‘Come in, come in. Please, take a seat.’
‘Thank you, Doctor. So, what’s the verdict?’
‘Good news, Mr Average. I’m delighted to say you have a clean bill of health. All that remains of this year’s medical is a teeny weeny questionnaire.’
Opening a file on his computer, the doctor clicked on page one of 325 and read out the first question.
‘OK, Mr Average, do you laugh?’
‘Er, yes, Doctor, but only on special occasions…’
The doctor fixed Mr Average with a penetrating gaze.
‘Oh, alright then. I do enjoy a good laugh.’
‘How many per week?’
‘Um, seven or eight, I’d say,’ replied Mr Average, crossing his fingers behind his back.
‘We need to cut that number in half,’ murmured the doctor. ‘You are aware of the Government guidelines, are you not, Mr Average? Five chuckles a week. Chuckles, that is, not belly-laughs. So, do you laugh every day, or save your – ahem – seven or eight for the weekend?’
‘Oh, I save them. You can’t beat a few laughs on a Saturday night.’
The doctor drew in a deep breath and jotted binge laugher on the notepad in front of him before scrolling down to question two.
‘When was the last time you enjoyed a good view?’
‘Never, Doctor. I don’t enjoy views. I know the risks…’
‘I see from my notes you regularly walk in the Peak District.’
‘I swear, Doctor, I keep my eyes closed the whole time.’
‘Did you ever enjoy views?’
‘I dabbled in my teens,’ replied Mr Average, hanging his head in shame. ‘But I gave up over twenty years ago, and haven’t so much as glanced at a view since.’
‘Excellent. The Nanny State’s strict controls on view enjoying are there for a reason – they’re highly addictive. Here, have a leaflet.’
The doctor dropped a hefty tome on Mr Average’s lap.
‘Sport,’ he said, glancing at question three. ‘Do you practise sport?’
‘Yes,’ replied Mr Average, ‘I play football a couple of times a week.’
‘And do you hate every minute?’
‘Absolutely,’ lied Mr Average, who was actually quite partial to a game of football.
‘I hope you’re telling me the truth, Mr Average. I see evidence of people enjoying sport everywhere I turn, especially at the weekend. Good for nothing low-lives having fun, cluttering up open spaces which are supposed to be empty. Do you realise, some talk about sport, and some,’ the doctor lowered his voice conspiratorially, ‘even watch it.’
‘Surely not!’ said Mr Average, tucking his newly-purchased ticket for the rugby the following Saturday deeper into his pocket.
Shuddering, the doctor moved on to question four.
Mr Average blanched.
‘Ah, I see that’s struck a chord, Mr Average,’ said the doctor, regarding his patient through narrowed eyes.
‘Music, struck a chord, that’s a good one,’ said Mr Average, just catching himself before he smiled.
The doctor was furious.
‘Are you accusing me of making a joke? Joking is a filthy habit. Filthy!’
‘Sorry, Doctor, no offence meant. I didn’t think.’
‘Well, that’s something, I suppose. There’s far too much thinking going in in this hedonistic world. Now,’ he continued, steepling his fingers under his chin, ‘music. Why did that make you react so?’
Mr Average looked at his shoes.
‘Come now, Mr Average. Trust me, I’m a doctor.’
‘I sang a song last week,’ replied Mr Average in a small voice. The doctor sat up straight, startled. He hadn’t been expecting that.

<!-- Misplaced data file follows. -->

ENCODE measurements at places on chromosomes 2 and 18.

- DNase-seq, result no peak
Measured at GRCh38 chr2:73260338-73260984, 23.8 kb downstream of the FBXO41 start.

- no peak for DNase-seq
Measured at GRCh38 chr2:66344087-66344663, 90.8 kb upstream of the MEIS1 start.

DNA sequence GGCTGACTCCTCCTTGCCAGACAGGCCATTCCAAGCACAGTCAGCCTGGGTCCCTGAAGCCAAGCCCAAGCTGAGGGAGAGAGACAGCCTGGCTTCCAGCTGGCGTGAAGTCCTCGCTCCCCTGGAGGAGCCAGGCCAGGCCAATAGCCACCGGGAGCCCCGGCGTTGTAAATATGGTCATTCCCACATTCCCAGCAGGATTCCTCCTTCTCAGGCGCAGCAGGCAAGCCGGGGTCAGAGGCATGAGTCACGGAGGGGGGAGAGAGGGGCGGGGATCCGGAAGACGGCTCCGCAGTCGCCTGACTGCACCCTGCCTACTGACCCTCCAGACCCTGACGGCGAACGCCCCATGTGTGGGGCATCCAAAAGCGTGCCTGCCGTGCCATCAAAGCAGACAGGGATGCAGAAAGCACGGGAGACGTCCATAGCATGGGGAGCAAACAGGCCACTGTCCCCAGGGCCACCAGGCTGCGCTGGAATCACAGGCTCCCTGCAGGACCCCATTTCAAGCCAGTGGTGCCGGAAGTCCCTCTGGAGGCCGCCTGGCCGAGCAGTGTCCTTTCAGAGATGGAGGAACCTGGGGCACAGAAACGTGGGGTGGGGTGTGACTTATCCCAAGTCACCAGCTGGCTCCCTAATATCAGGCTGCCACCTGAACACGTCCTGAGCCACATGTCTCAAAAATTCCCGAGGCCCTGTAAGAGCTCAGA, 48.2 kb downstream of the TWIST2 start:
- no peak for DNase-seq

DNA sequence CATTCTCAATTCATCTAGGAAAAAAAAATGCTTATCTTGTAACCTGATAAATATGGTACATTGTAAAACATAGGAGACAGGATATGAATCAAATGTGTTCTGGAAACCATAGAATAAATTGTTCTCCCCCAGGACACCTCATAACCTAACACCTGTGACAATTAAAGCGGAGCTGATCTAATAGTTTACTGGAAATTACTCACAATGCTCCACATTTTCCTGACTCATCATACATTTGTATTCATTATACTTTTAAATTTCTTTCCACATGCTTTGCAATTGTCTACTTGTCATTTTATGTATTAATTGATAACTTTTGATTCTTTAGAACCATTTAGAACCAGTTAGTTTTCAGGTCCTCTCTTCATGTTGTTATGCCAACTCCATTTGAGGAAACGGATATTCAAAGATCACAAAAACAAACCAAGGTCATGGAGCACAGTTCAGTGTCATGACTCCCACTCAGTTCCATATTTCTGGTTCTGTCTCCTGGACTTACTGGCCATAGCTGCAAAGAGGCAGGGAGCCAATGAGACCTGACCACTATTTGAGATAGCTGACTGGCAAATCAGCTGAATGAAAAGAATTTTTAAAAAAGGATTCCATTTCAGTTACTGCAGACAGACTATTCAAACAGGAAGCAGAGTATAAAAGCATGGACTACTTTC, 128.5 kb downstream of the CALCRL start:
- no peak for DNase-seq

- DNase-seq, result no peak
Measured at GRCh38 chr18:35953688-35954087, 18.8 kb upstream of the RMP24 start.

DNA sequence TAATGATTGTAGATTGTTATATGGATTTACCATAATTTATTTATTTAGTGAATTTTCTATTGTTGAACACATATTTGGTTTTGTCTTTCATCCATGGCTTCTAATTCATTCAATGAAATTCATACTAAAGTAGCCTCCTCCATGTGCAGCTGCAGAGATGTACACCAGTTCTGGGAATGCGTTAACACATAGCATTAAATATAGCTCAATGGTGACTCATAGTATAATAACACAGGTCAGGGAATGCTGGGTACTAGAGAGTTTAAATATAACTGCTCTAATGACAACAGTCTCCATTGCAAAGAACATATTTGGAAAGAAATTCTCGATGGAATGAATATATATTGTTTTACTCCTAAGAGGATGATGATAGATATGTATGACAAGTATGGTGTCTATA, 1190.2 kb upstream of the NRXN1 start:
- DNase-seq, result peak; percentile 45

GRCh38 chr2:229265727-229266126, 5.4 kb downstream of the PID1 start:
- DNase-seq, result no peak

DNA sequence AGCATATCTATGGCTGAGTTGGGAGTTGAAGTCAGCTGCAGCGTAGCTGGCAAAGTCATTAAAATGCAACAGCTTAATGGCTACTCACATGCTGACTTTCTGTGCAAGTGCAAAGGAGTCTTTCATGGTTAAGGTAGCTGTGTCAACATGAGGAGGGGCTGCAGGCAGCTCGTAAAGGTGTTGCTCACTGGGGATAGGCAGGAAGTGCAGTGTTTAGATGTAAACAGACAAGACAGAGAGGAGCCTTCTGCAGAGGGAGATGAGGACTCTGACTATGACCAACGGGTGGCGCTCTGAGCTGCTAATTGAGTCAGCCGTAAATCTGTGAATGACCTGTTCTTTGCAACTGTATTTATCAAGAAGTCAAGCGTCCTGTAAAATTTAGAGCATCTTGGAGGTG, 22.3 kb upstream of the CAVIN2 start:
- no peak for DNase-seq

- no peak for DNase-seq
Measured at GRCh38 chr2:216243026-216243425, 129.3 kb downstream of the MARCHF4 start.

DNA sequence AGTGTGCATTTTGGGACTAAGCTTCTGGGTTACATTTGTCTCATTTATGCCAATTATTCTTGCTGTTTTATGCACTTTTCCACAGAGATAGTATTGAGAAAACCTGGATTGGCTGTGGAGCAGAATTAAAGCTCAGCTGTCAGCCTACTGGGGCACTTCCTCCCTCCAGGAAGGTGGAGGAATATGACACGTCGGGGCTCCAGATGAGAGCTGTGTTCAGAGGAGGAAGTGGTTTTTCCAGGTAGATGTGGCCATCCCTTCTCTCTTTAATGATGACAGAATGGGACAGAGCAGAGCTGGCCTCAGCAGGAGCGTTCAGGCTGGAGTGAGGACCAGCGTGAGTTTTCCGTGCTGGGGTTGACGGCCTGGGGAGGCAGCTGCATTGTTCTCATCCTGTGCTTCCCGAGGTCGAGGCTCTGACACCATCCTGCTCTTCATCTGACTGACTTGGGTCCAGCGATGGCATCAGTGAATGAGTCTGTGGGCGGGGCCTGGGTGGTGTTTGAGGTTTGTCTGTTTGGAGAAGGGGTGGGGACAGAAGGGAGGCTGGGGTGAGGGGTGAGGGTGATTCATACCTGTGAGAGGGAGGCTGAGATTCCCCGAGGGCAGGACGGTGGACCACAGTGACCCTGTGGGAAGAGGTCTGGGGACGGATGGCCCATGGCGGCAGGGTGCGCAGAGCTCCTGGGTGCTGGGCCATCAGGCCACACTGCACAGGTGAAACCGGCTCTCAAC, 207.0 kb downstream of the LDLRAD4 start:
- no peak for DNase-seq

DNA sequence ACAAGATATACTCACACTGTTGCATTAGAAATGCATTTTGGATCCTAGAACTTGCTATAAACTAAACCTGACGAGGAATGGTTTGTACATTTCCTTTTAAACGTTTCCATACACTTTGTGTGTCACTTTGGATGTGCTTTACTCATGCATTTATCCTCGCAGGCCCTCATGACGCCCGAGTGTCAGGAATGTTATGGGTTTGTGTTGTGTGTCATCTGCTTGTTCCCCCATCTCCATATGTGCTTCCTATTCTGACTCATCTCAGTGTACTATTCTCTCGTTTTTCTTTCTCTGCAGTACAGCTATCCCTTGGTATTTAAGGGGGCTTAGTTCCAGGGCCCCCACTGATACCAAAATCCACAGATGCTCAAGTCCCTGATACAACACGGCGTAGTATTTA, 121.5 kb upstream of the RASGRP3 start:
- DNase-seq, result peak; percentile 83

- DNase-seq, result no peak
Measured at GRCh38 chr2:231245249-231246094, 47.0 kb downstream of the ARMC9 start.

‘And it gets worse…’
‘How can it possibly get worse than singing a song?’
‘It was on the radio,’ whispered Mr Average.
‘The radio? You were listening to the radio? Oh, hold on, don’t tell me – you were…singing along.’
‘And tapping my feet.’
The doctor leant back in his chair, disgusted.
‘I hardly dare ask, but what was the song called?’
Mr Average shook his head, tears in his eyes.
‘Tell me!’ roared the doctor.
‘“Papa Don’t Preach”.’
For a moment, Mr Average was worried the doctor was going to collapse. Gasping for breath, one hand clutching his throat, he stood unsteadily and towered over Mr Average, glowering down at his patient.
‘You sang and tapped your feet to a popular song. A popular song! Get out, and never return. I don’t have the time for a hopeless addict like you.’
Mr Average leapt out of his chair and hurried from the room, the doctor’s contempt following him all the way home.
That evening, the doctor returned to the house he hated and refused to kiss his wife, satisfied that they made each other respectably unhappy.
‘Turn on the television,’ he said, throwing caution to the wind. As her eyebrows shot up in surprise, he added, ‘It’s these wretched patients of mine. They’re driving me to sitcoms.’
Not wanting to bear witness to her husband’s demise, the doctor’s wife made for the kitchen, intending to force herself to eat a portion of the inedible offal stew she’d made earlier. However, as the signature tune of ’Allo ’Allo burst from the television’s speakers, she was unable to resist a parting shot.
‘You’re a doctor, you imbecile,’ she hissed. ‘You know what watching light entertainment will lead to.’
The doctor’s wife was gratified to see an expression of dawning horror on her husband’s face.
‘Yes,’ she concluded smugly, ‘reality TV!’
There could only be one song to follow this little swipe at the nanny state – the great UFO with ‘Doctor Doctor’. Feel free to sing along, and even tap your feet if you like. I won’t tell…